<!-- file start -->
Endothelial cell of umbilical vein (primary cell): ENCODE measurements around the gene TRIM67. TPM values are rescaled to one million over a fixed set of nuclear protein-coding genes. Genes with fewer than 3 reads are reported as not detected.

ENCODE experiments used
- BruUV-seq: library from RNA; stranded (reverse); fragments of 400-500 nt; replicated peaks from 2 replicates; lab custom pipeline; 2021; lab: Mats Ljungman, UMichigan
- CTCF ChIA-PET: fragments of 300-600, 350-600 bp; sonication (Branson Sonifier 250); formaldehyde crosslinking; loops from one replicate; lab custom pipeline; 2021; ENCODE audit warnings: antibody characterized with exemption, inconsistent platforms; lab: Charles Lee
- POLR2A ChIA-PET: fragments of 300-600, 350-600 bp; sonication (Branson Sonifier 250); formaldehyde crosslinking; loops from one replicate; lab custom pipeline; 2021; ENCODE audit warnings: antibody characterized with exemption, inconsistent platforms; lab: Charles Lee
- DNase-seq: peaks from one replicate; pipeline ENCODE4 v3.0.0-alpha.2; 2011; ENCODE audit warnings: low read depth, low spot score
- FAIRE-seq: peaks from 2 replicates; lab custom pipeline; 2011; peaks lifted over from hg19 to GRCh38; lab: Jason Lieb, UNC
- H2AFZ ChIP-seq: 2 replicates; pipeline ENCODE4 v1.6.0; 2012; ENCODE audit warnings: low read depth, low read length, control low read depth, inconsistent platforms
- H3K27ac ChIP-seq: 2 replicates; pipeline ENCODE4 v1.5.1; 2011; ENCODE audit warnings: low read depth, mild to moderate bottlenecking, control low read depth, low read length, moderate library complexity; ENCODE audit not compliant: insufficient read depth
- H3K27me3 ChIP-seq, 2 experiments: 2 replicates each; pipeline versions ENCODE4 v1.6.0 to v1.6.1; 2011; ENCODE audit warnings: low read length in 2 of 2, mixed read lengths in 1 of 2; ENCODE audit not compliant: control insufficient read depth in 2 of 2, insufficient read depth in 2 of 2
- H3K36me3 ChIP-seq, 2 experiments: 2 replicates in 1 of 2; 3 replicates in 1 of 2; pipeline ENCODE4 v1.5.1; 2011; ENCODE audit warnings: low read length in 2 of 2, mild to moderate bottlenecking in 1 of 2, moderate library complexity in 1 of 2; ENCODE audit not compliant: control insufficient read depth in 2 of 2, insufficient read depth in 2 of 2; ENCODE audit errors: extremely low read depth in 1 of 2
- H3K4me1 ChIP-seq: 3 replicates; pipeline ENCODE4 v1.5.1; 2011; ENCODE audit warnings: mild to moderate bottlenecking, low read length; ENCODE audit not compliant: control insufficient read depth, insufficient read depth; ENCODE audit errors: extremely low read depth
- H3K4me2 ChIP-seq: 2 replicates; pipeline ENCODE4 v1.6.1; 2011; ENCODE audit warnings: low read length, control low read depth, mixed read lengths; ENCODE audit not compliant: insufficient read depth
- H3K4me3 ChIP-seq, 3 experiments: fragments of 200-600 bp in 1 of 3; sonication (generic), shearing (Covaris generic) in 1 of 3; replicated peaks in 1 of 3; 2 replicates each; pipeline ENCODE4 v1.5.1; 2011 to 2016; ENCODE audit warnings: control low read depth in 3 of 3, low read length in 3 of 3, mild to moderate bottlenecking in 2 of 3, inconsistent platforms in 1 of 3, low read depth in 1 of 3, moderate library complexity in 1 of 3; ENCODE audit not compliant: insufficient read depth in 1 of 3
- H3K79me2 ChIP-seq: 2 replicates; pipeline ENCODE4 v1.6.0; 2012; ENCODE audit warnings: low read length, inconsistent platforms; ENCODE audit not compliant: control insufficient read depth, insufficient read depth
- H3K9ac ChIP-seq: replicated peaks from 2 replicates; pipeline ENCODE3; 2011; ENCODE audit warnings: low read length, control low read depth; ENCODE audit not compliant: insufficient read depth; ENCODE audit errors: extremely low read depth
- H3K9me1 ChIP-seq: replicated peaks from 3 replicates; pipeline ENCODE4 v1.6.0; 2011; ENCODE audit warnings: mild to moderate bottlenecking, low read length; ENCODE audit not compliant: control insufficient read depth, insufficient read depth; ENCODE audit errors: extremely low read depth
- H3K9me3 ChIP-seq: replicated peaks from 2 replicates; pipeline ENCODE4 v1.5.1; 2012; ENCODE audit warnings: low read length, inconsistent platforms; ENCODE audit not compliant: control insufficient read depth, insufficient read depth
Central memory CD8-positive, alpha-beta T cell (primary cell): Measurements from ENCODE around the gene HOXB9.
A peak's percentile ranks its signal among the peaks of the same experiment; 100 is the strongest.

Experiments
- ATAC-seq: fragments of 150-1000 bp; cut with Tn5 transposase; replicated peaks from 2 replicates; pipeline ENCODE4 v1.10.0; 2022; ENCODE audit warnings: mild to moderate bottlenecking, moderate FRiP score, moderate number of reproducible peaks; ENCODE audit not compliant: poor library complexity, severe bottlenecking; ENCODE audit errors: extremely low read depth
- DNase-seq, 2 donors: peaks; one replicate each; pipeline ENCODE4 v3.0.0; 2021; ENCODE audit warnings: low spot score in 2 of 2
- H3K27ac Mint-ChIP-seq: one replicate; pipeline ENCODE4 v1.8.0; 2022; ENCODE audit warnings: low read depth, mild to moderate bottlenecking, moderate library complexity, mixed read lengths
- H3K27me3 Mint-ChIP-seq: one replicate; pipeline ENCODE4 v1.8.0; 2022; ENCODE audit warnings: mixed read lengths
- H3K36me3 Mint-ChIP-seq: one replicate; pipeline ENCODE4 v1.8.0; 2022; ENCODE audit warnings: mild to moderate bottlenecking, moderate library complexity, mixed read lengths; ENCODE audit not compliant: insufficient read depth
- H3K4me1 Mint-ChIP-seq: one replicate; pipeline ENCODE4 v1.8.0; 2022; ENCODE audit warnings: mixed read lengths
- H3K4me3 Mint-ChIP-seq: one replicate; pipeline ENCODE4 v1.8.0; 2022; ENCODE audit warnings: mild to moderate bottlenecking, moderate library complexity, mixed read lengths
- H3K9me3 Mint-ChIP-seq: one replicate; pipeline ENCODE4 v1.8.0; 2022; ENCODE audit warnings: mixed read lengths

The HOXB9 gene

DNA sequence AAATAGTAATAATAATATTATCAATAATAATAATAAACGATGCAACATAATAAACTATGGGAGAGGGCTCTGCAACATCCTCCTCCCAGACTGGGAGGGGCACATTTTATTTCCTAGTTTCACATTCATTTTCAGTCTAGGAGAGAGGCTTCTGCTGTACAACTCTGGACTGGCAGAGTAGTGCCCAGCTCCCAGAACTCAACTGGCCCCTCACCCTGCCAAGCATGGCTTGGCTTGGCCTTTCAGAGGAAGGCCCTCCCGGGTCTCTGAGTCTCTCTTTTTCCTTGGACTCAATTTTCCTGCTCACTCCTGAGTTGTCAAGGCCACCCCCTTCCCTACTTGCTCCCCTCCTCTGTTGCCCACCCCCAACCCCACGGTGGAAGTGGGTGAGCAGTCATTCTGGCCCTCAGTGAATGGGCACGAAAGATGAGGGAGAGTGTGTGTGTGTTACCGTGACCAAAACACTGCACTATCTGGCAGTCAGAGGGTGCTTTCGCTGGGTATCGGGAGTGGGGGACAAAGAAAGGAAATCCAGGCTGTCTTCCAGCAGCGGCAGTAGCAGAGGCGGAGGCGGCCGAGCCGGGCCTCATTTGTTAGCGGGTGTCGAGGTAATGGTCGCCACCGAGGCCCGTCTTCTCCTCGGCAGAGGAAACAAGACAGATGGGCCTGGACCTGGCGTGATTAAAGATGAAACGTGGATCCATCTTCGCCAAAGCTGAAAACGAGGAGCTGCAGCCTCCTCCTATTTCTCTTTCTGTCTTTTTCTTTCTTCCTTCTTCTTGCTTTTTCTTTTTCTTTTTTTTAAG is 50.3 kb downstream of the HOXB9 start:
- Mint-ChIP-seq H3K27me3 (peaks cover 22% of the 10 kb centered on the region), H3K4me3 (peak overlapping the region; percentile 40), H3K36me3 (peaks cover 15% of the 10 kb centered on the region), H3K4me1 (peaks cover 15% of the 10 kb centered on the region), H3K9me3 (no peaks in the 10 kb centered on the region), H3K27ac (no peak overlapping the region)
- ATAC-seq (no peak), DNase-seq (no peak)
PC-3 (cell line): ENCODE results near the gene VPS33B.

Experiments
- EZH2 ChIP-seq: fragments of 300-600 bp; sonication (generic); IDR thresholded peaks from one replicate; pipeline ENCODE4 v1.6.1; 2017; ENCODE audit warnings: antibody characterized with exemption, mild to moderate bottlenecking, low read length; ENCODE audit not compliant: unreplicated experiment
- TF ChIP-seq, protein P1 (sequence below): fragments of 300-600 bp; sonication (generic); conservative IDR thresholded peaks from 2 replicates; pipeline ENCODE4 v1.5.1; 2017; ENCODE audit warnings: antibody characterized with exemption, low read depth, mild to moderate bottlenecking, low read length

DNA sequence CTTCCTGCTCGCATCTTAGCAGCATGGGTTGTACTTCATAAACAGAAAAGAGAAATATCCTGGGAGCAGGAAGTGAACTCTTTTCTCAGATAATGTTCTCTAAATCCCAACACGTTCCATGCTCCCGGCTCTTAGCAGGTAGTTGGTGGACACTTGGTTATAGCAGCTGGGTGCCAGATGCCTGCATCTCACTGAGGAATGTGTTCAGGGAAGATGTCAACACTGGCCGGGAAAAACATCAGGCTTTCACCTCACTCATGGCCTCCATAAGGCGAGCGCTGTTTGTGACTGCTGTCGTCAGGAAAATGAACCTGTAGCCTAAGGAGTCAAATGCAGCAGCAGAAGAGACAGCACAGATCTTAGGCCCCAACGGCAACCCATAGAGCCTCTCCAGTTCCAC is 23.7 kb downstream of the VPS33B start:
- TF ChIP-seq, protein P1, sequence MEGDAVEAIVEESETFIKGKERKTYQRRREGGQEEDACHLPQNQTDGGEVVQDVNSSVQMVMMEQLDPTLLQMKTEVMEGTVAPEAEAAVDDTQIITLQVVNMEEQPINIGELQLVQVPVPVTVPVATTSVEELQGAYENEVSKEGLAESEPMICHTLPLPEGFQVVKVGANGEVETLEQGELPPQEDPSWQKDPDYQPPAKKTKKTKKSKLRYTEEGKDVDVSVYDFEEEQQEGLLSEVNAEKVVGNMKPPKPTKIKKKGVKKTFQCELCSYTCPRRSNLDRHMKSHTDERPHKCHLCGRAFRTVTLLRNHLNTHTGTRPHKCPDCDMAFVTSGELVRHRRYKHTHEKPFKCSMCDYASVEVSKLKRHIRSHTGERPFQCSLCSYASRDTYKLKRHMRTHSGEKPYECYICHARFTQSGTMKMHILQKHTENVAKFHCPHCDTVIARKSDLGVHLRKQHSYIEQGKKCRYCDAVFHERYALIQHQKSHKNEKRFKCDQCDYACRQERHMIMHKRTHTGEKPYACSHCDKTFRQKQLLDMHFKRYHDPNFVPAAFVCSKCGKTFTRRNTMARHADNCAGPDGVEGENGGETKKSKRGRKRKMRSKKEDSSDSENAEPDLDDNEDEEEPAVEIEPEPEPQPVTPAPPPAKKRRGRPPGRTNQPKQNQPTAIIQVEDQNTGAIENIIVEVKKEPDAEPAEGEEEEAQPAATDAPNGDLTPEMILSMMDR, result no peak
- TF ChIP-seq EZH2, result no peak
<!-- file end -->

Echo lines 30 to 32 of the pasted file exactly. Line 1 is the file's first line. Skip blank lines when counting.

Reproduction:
The HOXB9 gene

DNA sequence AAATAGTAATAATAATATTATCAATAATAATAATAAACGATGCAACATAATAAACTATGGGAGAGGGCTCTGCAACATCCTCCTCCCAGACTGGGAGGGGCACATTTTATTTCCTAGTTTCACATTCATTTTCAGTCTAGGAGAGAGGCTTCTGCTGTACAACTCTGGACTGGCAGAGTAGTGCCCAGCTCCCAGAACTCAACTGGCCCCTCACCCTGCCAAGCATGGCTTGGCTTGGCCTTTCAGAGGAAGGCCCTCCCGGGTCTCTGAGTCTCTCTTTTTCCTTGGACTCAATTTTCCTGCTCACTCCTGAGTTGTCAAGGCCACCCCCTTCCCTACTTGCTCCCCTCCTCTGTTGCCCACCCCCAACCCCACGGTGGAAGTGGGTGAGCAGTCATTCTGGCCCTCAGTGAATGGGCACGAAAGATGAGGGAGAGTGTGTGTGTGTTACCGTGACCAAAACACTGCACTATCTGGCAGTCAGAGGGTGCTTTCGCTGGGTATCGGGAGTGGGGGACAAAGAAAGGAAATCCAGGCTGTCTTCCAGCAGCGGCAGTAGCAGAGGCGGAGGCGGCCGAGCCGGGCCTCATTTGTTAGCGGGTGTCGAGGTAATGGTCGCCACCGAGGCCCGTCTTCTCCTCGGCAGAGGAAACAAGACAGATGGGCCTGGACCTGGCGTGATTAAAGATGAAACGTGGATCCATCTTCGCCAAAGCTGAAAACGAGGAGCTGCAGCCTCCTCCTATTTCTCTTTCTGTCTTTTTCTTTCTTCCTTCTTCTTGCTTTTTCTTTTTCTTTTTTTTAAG is 50.3 kb downstream of the HOXB9 start:
- Mint-ChIP-seq H3K27me3 (peaks cover 22% of the 10 kb centered on the region), H3K4me3 (peak overlapping the region; percentile 40), H3K36me3 (peaks cover 15% of the 10 kb centered on the region), H3K4me1 (peaks cover 15% of the 10 kb centered on the region), H3K9me3 (no peaks in the 10 kb centered on the region), H3K27ac (no peak overlapping the region)